Common wisdom is that for the United States to increase its exports, it needs to increase the number of exporters. And since most current exports are made by the largest companies, the Department of Commerce has argued that we need to increase exports by small and medium companies.
A recent study presented at the World Bank, and reported yesterday by the Washington Post, suggests that this strategy may be doomed to failure. According to the study,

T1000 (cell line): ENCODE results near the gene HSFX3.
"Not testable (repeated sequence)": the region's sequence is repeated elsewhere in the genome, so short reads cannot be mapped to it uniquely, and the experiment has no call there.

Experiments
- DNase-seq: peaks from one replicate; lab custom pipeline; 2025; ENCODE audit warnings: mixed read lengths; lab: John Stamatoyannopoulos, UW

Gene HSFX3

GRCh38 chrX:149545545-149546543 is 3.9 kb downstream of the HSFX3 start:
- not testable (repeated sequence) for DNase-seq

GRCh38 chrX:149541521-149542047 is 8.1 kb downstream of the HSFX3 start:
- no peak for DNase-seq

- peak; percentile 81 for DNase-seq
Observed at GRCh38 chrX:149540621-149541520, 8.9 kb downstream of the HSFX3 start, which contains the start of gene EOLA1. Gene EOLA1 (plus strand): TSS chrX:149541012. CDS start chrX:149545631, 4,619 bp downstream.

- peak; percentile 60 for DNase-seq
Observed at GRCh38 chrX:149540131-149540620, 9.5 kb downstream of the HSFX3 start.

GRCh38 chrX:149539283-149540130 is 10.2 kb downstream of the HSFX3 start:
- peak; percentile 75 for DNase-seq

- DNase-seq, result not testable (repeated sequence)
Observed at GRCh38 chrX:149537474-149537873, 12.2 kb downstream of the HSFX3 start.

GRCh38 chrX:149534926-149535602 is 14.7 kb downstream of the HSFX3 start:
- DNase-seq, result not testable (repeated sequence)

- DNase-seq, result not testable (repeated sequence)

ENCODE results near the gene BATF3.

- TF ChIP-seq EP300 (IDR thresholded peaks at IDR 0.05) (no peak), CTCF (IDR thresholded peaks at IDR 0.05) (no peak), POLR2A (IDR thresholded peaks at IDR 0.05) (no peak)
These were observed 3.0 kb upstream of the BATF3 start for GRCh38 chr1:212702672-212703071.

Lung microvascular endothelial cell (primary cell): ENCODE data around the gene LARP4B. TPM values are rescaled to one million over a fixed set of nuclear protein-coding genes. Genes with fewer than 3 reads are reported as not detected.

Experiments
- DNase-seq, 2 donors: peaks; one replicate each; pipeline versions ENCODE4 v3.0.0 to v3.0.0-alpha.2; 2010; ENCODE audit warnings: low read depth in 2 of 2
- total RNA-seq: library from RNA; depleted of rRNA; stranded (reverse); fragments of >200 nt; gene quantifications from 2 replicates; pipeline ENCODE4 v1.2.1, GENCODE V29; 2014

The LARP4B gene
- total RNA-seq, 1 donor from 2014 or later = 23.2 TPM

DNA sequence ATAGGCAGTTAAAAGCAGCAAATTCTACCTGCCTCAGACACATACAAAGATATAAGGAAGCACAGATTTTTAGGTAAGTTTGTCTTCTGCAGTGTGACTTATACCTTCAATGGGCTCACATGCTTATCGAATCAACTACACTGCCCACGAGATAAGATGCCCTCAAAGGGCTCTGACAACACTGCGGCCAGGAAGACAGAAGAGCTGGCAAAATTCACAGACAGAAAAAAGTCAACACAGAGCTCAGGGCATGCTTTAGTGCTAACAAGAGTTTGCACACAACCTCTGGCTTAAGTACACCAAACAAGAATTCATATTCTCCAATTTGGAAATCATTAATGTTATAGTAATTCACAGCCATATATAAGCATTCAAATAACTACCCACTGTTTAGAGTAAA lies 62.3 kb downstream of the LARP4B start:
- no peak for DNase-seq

Big companies grow bigger and export because they are already successful; they don’t become successful and large because they export.
Of course, seasoned exporters probably snicker at the concept of encouraging Mom and Pop companies to start exporting given the complexity of export regulations, the overwhelming costs of compliance, and the massive penalties imposed by State, Commerce and Treasury (not to mention criminal prosecutions) on companies that don’t get every last detail right. Part of the reason why exporting is principally a pastime of the big boys is that they are the only ones who can afford to pay the costs and run the risks involved. For those who can’t, better (and safer) to sell your widgets to people in Muncie and Peoria.